Earlier this year, a young boy called Dexter visited Disneyland with his sister and parents. He loved Disneyland and had visited once before – but this time, his visit was different.

Aged only 9 years old, Dexter saw many problems he hadn’t noticed before as he walked around Disneyland: Many of the rides and characters fit racial and gender stereotypes.

His father, Jake, who asked that his son’s last name not be used, told BuzzFeed News: “I let him choose different rides to go on at Disney, and he asked to go on the Jungle Cruise. As we left, he was quiet, and I asked if he liked the ride as much as he expected, and he said, ‘I didn’t really like it.’”
Dexter told his father that he didn’t like it because “the robotic people have dark skin and are throwing spears” and he thought it reinforced negative associations.
Jake said that his son saw things at Disneyland that “no longer made sense versus his understanding of how the world should be”.

When Dexter returned home to New York, he and his third-grade classmate Sybilla – who had also noticed many of the same problems during her visit to Disneyland – decided to write Disney an open letter.

The letter, which was first shared on Brain Pickings, offers suggestions to Disney about how it can be better. It reads:

Dear Disney,

Like most people we love your attractions, but we found some problems with some of them and those problems are stereotypes. Stereotypes are something that some people believe are true but sometimes may not be true. For example say somebody said “girls only like pink”, that’s a stereotype, some girls might like yellow and not pink. You can never really judge.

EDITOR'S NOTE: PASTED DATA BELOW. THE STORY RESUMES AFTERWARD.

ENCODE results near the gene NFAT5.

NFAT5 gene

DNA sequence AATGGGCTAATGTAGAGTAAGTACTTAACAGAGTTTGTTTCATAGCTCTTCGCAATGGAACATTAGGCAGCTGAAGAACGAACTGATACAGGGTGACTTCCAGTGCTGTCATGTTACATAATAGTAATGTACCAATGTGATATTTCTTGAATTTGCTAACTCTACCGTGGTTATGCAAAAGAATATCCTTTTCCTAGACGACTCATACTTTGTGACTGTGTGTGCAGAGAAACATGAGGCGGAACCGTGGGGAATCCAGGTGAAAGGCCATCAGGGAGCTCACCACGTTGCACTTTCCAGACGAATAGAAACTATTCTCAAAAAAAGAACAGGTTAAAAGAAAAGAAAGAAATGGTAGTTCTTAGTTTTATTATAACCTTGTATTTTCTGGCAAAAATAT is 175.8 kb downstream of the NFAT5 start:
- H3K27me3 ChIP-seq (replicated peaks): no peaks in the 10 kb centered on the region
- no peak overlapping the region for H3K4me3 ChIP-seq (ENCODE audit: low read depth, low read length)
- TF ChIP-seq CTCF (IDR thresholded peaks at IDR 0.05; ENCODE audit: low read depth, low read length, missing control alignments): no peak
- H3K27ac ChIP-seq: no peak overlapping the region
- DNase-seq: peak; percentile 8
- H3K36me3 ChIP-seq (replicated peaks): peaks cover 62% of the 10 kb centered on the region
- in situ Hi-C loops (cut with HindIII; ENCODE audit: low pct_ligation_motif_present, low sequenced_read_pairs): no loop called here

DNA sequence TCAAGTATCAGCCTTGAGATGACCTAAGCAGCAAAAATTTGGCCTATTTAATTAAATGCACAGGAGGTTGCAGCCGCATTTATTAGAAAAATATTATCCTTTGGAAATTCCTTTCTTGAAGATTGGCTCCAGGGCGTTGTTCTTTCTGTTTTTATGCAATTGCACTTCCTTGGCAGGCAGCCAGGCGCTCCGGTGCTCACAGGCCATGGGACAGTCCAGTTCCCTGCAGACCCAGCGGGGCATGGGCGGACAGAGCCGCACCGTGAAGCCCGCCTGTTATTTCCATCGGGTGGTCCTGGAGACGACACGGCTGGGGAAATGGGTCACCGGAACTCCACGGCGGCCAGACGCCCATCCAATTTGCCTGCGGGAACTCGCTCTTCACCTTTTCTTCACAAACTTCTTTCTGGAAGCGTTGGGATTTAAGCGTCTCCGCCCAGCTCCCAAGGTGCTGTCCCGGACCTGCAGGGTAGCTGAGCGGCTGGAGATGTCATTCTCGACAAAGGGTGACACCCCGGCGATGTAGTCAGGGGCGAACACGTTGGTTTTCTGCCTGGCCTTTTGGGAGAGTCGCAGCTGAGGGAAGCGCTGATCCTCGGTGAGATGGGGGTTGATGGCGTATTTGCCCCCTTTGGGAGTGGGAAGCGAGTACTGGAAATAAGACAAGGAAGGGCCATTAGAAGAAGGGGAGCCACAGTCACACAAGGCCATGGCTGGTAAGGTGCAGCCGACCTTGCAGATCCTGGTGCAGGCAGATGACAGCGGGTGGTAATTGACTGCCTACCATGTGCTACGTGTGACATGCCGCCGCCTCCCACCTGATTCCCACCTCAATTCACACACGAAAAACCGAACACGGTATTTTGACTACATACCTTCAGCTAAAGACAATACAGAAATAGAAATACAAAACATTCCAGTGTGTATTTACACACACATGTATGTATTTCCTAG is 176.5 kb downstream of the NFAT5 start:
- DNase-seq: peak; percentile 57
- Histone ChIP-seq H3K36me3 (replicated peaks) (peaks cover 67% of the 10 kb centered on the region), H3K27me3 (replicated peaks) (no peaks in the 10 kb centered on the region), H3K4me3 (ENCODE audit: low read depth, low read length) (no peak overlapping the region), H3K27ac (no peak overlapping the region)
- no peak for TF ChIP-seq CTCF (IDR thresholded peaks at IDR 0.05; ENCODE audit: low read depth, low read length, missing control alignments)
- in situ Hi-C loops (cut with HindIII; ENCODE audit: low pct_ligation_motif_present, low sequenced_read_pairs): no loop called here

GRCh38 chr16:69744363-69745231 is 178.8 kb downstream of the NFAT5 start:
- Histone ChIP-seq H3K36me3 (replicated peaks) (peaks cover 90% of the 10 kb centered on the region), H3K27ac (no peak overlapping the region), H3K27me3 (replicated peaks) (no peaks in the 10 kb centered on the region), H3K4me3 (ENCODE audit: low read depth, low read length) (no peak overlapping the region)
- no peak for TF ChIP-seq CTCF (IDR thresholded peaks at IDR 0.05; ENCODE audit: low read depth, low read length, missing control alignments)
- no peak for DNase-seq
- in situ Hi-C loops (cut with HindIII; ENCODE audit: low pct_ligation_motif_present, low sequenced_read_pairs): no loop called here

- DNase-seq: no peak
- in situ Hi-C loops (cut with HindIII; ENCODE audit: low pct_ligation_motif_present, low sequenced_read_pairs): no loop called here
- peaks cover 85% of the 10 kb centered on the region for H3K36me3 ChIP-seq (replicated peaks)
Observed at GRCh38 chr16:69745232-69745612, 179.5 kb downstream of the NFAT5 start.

We are third graders from New York City at The Cathedral School. We learn about stereotypes, and the impact they have on people’s identities. For instance, in the jungle cruise, all the robotic people have dark skin and are throwing spears at you. We think this reinforces some negative associations, we think you should replace them with monkeys throwing rotten fruit.

We noticed that on our trips to Disneyland and Disneyworld that all the cast members call people Prince, Princess, or Knight, judging by what the child “looks like” and assuming gender. We think some feelings could get hurt, say by accident you called someone a Prince who wasn’t a Prince or a Princess, or a Knight, or who was identifying differently than what they were called. We suggest you say “Hello, Your Royalty” instead.

With the Princess Makeovers, we think you are excluding other people who might want a makeover to be something else, including boys and transgender people. When we went to the Princess Castle, the characters only greeted the people they thought were visiting girls, not the visiting boys and again said “Hi Princess.”

We hope you know we had an awesome time at Disney and these are suggestions to make it more inclusive and magical for everyone. Please reply and let us know your thoughts.


Sybilla and Dexter, The Cathedral School

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